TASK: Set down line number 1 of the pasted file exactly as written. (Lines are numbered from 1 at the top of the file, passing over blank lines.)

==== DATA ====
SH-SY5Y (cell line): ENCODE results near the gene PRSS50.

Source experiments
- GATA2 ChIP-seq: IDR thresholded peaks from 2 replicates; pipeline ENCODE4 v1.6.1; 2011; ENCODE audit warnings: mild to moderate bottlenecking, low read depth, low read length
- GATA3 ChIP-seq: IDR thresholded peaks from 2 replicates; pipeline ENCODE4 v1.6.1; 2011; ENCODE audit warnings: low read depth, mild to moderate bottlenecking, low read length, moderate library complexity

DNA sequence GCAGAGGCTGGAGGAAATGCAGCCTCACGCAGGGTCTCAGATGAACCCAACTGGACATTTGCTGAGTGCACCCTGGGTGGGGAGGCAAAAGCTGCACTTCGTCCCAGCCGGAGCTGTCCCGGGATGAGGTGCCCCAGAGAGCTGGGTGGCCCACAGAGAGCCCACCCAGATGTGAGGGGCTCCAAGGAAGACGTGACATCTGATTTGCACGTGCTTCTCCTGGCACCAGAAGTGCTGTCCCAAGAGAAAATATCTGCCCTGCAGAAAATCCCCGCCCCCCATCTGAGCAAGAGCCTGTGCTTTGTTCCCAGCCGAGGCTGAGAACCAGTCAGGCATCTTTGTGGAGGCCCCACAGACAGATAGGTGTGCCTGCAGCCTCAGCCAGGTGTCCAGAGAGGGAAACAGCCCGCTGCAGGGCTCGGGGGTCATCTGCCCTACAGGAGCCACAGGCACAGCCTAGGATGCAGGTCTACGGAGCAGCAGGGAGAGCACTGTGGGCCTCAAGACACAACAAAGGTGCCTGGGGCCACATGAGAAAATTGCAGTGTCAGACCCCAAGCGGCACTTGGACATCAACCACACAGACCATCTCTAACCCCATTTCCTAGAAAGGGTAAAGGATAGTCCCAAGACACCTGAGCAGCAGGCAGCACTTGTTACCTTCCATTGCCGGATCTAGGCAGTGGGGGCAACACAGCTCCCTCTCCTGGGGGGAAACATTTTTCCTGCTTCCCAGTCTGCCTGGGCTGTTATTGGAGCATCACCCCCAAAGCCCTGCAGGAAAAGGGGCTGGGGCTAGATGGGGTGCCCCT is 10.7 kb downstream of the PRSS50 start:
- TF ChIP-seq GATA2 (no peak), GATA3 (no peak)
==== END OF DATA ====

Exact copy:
SH-SY5Y (cell line): ENCODE results near the gene PRSS50.